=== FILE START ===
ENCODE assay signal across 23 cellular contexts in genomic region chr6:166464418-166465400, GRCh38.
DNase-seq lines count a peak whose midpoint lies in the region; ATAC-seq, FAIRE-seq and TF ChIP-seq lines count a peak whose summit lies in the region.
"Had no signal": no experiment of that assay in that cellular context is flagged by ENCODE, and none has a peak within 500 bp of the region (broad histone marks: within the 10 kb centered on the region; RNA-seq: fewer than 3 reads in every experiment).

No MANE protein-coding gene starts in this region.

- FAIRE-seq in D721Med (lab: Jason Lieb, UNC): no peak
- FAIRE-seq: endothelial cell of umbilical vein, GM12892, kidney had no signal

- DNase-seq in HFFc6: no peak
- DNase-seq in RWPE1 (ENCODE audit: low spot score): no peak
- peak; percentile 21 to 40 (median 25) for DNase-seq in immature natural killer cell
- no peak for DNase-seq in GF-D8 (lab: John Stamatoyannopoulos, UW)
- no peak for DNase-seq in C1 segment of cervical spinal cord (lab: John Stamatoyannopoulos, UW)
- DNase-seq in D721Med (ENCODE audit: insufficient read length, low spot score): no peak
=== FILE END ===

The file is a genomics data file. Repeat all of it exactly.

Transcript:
ENCODE assay signal across 23 cellular contexts in genomic region chr6:166464418-166465400, GRCh38.
DNase-seq lines count a peak whose midpoint lies in the region; ATAC-seq, FAIRE-seq and TF ChIP-seq lines count a peak whose summit lies in the region.
"Had no signal": no experiment of that assay in that cellular context is flagged by ENCODE, and none has a peak within 500 bp of the region (broad histone marks: within the 10 kb centered on the region; RNA-seq: fewer than 3 reads in every experiment).

No MANE protein-coding gene starts in this region.

- FAIRE-seq in D721Med (lab: Jason Lieb, UNC): no peak
- FAIRE-seq: endothelial cell of umbilical vein, GM12892, kidney had no signal

- DNase-seq in HFFc6: no peak
- DNase-seq in RWPE1 (ENCODE audit: low spot score): no peak
- peak; percentile 21 to 40 (median 25) for DNase-seq in immature natural killer cell
- no peak for DNase-seq in GF-D8 (lab: John Stamatoyannopoulos, UW)
- no peak for DNase-seq in C1 segment of cervical spinal cord (lab: John Stamatoyannopoulos, UW)
- DNase-seq in D721Med (ENCODE audit: insufficient read length, low spot score): no peak